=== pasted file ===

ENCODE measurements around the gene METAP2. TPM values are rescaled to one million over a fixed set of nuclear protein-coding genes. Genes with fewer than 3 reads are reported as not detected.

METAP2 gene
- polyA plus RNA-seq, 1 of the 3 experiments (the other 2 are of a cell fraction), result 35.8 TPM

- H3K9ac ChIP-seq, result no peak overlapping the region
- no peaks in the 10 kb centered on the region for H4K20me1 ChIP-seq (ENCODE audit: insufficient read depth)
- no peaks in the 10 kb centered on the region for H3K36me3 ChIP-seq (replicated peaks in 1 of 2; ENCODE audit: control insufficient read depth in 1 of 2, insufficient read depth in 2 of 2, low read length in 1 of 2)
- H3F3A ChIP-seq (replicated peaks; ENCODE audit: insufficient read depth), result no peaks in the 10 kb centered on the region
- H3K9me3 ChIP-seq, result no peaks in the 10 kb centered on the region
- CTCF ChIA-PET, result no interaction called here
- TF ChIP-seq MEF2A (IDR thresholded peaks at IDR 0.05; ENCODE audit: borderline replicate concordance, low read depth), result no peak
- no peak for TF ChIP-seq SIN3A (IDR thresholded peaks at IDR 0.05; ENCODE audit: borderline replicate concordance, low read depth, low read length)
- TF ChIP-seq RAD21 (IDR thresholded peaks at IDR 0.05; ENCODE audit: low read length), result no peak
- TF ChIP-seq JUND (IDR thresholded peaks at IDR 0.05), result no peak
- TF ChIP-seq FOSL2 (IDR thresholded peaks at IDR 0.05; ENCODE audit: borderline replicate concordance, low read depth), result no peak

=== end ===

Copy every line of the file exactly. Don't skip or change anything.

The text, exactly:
ENCODE measurements around the gene METAP2. TPM values are rescaled to one million over a fixed set of nuclear protein-coding genes. Genes with fewer than 3 reads are reported as not detected.

METAP2 gene
- polyA plus RNA-seq, 1 of the 3 experiments (the other 2 are of a cell fraction), result 35.8 TPM

- H3K9ac ChIP-seq, result no peak overlapping the region
- no peaks in the 10 kb centered on the region for H4K20me1 ChIP-seq (ENCODE audit: insufficient read depth)
- no peaks in the 10 kb centered on the region for H3K36me3 ChIP-seq (replicated peaks in 1 of 2; ENCODE audit: control insufficient read depth in 1 of 2, insufficient read depth in 2 of 2, low read length in 1 of 2)
- H3F3A ChIP-seq (replicated peaks; ENCODE audit: insufficient read depth), result no peaks in the 10 kb centered on the region
- H3K9me3 ChIP-seq, result no peaks in the 10 kb centered on the region
- CTCF ChIA-PET, result no interaction called here
- TF ChIP-seq MEF2A (IDR thresholded peaks at IDR 0.05; ENCODE audit: borderline replicate concordance, low read depth), result no peak
- no peak for TF ChIP-seq SIN3A (IDR thresholded peaks at IDR 0.05; ENCODE audit: borderline replicate concordance, low read depth, low read length)
- TF ChIP-seq RAD21 (IDR thresholded peaks at IDR 0.05; ENCODE audit: low read length), result no peak
- TF ChIP-seq JUND (IDR thresholded peaks at IDR 0.05), result no peak
- TF ChIP-seq FOSL2 (IDR thresholded peaks at IDR 0.05; ENCODE audit: borderline replicate concordance, low read depth), result no peak